Figure 1: Sequential MNIST. A The task is to classify images of handwritten digits when the pixels are shown sequentially pixel by pixel, in a fixed order row by row. B The performance of RSNNs is tested for three different setups: without adapting neurons (LIF), a fully connected LSNN, and an LSNN with randomly initialized connectivity that was rewired during training (DEEP R LSNN). For comparison, the performance of two ANNs, a fully connected RNN and an LSTM network are also shown. C Connectivity (in terms of connection probabilities between and within the 3 subpopulations) of the LSNN after applying DEEP R in conjunction with BPTT. The input population consisted of 60 excitatory and 20 inhibitory neurons. Percentages on the arrows from indicate the average connection probabilities from excitatory and inhibitory neurons. D Dynamics of the LSNN after training when the input image from A was sequentially presented. From top to bottom: spike rasters from input neurons (X), and random subsets of excitatory (E) and inhibitory (I) regularly spiking neurons, and adaptive neurons (A), dynamics of the firing thresholds of a random sample of adaptive neurons; activation of softmax readout neurons.

A performance comparison is given in Fig. 1B. LSNNs achieve and classification accuracy on the test set when every pixel is presented for and ms respectively. An LSTM network achieves and accuracy on the same task setups. The LIF and RNN bars in Fig. 1B show that this accuracy is out of reach for BPTT applied to spiking or nonspiking neural networks without enhanced short term memory capabilities. We observe that in the sparse architecture discovered by DEEP R, the connectivity onto the readout neurons Y is denser than in the rest of the network (see Fig. 1C). Detailed results are given in the supplement.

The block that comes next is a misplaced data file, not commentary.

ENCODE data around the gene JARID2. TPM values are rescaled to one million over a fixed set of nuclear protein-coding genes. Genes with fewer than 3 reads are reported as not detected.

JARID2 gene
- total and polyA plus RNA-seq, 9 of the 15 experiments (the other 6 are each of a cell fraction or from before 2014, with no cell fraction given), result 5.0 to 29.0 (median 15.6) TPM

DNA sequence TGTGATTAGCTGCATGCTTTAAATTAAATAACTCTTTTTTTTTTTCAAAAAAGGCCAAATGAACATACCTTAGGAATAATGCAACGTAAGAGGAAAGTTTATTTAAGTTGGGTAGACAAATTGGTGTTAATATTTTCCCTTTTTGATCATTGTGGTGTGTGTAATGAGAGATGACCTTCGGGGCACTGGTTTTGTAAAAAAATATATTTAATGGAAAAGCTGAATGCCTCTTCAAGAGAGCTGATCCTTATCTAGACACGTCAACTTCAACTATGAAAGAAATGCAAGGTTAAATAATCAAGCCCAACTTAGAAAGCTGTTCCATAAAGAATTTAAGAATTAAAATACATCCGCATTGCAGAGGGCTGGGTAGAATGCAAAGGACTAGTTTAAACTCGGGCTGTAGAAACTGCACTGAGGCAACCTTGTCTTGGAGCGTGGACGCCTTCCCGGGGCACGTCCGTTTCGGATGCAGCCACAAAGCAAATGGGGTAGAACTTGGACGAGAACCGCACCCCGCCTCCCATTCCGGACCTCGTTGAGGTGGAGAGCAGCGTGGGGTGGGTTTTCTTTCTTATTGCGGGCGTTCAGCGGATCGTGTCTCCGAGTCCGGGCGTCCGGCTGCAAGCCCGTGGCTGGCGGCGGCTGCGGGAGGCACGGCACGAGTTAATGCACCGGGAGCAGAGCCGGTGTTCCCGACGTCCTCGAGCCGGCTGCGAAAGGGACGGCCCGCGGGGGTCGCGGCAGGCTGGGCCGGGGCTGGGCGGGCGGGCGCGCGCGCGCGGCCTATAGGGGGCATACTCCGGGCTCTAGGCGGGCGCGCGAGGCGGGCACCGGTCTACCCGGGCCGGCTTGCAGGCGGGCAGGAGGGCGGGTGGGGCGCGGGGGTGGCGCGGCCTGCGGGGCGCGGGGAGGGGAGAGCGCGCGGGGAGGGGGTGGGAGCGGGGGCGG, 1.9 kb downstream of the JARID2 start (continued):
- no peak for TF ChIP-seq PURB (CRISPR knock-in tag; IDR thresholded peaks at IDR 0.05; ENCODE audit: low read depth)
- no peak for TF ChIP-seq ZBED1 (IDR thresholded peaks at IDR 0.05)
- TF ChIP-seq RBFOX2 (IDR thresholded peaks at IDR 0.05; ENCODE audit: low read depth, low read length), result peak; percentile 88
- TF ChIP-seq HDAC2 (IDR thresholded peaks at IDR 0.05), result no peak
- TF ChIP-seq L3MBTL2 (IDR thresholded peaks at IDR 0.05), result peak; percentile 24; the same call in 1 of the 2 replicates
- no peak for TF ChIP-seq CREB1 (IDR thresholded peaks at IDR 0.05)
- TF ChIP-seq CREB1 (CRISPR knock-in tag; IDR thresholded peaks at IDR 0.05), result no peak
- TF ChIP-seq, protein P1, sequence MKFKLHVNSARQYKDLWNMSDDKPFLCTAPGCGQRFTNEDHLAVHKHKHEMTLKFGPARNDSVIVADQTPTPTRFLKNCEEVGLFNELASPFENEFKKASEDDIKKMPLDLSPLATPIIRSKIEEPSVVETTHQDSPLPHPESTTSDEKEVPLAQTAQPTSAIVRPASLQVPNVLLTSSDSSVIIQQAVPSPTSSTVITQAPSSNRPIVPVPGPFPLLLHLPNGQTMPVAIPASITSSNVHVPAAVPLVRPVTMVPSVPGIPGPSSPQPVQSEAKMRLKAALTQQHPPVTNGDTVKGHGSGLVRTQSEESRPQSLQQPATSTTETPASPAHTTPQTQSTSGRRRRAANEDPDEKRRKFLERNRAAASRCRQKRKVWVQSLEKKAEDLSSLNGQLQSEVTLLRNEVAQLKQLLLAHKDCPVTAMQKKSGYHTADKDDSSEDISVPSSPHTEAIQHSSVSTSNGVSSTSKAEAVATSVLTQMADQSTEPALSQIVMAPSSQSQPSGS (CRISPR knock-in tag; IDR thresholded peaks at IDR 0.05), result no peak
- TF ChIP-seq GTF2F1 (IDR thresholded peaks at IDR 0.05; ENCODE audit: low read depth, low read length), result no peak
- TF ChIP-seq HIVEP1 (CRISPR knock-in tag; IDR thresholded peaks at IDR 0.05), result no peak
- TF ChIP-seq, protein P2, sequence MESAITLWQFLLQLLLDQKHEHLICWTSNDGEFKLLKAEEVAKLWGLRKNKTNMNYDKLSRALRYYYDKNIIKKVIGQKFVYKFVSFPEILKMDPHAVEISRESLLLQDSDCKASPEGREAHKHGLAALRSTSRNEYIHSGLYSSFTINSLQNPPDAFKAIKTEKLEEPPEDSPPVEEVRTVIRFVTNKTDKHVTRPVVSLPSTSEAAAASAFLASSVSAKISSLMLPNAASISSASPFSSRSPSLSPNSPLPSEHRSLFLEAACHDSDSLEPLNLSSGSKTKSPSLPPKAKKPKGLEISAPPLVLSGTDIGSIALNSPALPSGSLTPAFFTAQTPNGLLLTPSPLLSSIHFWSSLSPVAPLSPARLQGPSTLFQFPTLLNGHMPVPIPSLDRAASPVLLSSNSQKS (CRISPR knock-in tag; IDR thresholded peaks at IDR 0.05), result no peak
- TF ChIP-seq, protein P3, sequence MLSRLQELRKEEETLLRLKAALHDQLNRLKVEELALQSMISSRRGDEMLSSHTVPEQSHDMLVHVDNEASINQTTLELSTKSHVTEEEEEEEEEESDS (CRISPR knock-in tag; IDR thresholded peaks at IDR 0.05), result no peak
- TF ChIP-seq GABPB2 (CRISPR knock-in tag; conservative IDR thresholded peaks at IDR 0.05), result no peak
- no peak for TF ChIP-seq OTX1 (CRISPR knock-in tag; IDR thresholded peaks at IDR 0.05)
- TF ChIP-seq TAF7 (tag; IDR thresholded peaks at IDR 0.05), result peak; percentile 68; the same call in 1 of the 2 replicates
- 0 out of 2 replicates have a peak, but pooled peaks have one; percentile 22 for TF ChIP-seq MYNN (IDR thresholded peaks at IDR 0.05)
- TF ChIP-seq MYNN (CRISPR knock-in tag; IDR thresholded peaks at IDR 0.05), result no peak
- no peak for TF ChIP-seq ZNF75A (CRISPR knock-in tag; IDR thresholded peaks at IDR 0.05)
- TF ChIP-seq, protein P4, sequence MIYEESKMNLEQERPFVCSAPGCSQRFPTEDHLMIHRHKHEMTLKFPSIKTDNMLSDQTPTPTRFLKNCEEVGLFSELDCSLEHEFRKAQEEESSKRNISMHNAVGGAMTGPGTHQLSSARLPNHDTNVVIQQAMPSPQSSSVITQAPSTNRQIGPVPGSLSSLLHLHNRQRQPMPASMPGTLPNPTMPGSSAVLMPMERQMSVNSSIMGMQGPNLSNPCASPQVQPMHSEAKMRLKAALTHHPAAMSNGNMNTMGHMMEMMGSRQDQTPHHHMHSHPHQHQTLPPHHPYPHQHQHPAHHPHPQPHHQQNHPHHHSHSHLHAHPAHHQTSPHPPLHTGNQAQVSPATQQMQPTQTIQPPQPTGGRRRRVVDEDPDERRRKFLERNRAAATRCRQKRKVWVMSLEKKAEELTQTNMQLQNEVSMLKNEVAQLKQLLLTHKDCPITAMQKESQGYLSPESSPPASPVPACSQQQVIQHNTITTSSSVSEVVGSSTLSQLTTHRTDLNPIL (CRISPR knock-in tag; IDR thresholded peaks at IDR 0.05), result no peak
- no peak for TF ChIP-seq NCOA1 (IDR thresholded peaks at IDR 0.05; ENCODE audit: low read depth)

Speech recognition (TIMIT): We also tested the performance of LSNNs for a real-world speech recognition task, the TIMIT dataset. A thorough study of the performance of many variations of LSTM networks on TIMIT has recently been carried out in greff2017lstm . We used exactly the same setup which was used there (framewise classification) in order to facilitate comparison. We found that a standard LSNN consisting of regularly firing ( excitatory and inhibitory) and excitatory adapting neurons with an adaptation time constant of  ms, and with connection probability in the network, achieved a classification error of . This error is below the mean error around from

trials with different hyperparameters for the best performing (and most complex) version of LSTMs according to Fig. 3 of

greff2017lstm , but above the mean of of the best performing choices of hyperparameters for these LSTMs. The performance of the LSNN was however somewhat better than the error rates achieved in greff2017lstm for a less complex version of LSTMs without forget gates (mean of the best trials: ).